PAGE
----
Pro-Choice: But robbers hurt other people. A woman having an abortion is harming a part of her own body that is not yet a full-fledged person. It has the potential to become a person, but if destroying the potential to become a person was the same as destroying a person then abstinence would be murder. Eggs and sperm are also potential people, after all.
Pro-Life: The sperm and egg become a full person at conception when the future human being’s genetic code is formed. A genetic code is the basis for a unique individual, and therefore abortion destroys a unique individual.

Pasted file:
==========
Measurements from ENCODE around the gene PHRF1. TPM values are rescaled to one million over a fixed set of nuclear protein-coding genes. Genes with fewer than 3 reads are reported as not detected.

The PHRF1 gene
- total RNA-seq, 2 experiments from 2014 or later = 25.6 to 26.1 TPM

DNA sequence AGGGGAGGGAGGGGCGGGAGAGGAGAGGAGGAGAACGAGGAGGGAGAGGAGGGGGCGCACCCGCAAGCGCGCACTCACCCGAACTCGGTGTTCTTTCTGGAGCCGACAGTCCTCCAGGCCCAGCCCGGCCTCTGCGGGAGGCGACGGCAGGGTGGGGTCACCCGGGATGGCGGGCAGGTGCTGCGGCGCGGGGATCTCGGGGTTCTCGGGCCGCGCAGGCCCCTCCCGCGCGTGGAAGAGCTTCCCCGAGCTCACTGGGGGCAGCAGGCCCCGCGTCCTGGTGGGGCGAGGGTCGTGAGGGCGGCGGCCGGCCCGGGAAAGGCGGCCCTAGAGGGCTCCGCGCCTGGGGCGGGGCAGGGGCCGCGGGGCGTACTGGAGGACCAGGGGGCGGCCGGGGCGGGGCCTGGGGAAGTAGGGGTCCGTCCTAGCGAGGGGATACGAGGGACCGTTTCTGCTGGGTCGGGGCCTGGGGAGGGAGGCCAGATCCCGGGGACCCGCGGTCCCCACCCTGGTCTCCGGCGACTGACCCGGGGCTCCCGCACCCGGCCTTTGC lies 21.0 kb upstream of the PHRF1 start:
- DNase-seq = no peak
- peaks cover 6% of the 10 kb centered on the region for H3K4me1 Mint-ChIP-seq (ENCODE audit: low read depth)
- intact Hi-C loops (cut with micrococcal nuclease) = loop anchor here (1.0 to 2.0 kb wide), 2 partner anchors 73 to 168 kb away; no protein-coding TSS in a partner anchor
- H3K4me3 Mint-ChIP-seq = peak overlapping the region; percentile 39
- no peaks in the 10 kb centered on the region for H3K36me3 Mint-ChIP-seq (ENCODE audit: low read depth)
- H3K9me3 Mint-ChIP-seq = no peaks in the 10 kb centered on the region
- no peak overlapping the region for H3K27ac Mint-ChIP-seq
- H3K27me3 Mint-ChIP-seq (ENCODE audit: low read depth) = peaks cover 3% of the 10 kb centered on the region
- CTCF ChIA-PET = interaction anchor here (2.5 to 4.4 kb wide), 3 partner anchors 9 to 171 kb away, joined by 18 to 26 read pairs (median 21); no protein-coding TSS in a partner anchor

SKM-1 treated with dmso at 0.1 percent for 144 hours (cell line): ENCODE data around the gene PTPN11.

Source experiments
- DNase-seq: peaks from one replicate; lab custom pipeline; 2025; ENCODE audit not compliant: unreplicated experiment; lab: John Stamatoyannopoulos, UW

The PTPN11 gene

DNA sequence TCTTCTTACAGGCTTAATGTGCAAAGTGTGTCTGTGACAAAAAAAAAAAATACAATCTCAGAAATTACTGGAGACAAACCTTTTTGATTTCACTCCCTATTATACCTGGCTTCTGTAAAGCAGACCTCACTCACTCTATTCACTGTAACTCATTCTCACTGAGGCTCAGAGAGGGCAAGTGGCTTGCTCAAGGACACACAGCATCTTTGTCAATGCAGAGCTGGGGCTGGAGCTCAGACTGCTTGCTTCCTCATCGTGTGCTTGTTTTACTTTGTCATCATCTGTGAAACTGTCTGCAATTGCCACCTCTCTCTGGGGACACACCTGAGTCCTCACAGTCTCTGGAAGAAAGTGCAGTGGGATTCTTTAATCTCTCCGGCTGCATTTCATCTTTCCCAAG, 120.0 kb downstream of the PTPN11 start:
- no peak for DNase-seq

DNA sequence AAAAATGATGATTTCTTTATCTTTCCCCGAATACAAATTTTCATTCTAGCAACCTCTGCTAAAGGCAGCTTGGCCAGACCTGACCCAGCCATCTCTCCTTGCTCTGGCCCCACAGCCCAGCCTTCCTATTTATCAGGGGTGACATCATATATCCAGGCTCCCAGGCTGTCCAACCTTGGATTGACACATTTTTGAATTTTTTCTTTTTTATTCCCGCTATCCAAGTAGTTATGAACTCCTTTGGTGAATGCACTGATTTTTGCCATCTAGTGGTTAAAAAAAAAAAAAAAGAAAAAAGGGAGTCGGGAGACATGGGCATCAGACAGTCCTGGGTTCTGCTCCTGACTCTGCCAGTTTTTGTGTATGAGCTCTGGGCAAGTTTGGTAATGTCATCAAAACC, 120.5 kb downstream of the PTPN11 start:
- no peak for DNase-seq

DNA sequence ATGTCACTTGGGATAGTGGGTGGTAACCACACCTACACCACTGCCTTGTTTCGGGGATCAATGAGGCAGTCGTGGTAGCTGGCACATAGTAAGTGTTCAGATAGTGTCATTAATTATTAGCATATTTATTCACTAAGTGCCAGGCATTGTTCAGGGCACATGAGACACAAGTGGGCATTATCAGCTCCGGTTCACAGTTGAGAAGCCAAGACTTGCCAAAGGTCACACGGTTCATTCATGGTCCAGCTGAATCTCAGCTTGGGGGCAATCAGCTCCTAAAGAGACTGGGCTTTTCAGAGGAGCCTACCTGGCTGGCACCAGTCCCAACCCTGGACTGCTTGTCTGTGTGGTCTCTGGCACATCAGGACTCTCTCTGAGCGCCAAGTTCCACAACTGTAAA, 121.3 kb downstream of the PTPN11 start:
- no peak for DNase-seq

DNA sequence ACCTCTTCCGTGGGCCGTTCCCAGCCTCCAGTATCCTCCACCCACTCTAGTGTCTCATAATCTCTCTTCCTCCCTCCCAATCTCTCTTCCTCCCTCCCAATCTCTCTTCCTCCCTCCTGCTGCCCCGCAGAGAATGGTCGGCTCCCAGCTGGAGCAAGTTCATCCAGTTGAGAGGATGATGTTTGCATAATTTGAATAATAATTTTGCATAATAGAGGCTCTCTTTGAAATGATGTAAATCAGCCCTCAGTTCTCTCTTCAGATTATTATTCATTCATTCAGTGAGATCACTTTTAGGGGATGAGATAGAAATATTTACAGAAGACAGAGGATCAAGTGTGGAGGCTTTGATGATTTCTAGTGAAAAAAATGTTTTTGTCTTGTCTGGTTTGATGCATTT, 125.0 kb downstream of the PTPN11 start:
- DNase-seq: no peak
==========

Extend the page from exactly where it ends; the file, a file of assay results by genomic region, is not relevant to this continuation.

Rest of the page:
And therein lies the impasse. The pro-life position rests on the belief that the act of conception has produced a unique human being with all the moral rights of adults. This is something of an a priori assertion based on the entirely subjective matter of what actually constitutes a human being. The pro-choice approach to this subjectivity is to embrace it: the ethical value of a fetus is precisely the same as the ethical value its mother ascribes to it. I’ve been thinking about this impasse for a while now, and I’ve realized something that I haven’t yet seen in the debate: the pro-life belief that a complete human being with moral rights is contained in a complete strand of DNA is not only repulsive because it implies that women lose ethical agency over their own bodies once they become pregnant. It is also repulsive because it reduces humanity to something much smaller and less impressive than it actually is.